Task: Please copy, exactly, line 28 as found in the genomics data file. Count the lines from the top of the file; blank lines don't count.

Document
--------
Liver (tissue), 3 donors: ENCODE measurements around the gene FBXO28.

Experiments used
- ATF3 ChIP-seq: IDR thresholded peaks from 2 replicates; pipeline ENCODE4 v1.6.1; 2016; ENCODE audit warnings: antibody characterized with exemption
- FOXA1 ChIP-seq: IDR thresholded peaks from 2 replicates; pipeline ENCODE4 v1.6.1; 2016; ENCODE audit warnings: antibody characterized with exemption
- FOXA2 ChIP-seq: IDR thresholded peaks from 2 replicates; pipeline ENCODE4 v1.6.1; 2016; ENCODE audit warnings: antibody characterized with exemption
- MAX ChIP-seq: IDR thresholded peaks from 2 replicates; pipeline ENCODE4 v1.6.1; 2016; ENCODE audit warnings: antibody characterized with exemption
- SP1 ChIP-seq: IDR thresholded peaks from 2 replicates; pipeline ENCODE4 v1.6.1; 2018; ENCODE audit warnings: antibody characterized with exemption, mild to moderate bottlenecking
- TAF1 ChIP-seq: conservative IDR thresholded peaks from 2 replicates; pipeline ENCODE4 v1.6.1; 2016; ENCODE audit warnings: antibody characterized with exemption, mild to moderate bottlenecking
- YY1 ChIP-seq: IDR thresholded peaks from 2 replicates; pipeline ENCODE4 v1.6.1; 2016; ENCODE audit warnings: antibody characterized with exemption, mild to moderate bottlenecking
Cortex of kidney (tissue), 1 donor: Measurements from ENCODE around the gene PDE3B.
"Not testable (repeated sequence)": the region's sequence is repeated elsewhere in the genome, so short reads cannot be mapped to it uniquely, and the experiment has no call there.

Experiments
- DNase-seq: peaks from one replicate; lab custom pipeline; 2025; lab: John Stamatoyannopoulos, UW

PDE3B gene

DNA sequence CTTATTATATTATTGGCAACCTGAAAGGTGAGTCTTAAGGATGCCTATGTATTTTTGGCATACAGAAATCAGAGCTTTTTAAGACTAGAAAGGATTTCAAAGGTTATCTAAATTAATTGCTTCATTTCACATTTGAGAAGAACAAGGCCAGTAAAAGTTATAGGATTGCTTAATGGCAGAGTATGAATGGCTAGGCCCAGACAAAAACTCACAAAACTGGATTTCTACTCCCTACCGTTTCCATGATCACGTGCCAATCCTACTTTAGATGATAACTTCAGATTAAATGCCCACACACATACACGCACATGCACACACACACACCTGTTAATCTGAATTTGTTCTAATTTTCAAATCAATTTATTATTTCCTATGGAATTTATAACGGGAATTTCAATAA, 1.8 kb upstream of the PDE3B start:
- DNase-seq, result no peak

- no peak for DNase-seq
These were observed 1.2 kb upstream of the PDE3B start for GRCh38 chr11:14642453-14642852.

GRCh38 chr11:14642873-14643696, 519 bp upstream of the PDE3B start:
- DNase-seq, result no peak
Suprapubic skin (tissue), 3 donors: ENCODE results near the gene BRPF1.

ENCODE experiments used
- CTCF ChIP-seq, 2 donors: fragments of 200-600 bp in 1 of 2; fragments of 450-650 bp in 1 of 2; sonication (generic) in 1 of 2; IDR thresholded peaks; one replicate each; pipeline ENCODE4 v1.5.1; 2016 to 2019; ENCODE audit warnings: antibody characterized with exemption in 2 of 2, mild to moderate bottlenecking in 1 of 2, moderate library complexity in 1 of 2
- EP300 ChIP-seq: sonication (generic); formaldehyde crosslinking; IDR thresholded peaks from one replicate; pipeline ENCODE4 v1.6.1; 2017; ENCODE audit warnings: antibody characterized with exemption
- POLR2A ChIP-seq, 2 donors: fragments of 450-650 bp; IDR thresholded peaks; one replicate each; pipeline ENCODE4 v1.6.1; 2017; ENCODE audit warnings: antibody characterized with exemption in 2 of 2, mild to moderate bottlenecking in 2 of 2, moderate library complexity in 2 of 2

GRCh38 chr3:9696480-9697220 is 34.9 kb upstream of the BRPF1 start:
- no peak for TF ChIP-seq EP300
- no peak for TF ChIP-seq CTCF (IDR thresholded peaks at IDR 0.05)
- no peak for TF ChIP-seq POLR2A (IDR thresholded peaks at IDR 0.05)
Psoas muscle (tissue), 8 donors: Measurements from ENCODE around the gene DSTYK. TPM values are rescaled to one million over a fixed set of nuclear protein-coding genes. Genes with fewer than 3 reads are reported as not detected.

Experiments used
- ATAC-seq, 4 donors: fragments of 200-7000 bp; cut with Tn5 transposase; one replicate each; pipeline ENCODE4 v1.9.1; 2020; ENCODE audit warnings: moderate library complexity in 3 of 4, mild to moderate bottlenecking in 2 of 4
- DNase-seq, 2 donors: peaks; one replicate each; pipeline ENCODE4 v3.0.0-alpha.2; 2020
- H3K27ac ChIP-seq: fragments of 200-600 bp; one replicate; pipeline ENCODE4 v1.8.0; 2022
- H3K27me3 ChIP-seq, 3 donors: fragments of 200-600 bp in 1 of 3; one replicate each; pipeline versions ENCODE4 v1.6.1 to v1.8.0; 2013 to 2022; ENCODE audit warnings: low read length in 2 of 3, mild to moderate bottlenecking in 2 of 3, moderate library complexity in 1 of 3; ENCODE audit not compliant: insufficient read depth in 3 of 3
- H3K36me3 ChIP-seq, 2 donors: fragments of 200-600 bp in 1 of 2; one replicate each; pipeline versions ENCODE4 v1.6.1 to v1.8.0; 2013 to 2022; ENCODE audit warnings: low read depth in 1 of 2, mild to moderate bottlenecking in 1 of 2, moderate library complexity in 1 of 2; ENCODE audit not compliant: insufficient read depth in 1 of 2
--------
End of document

- no peak for TF ChIP-seq CTCF (IDR thresholded peaks at IDR 0.05)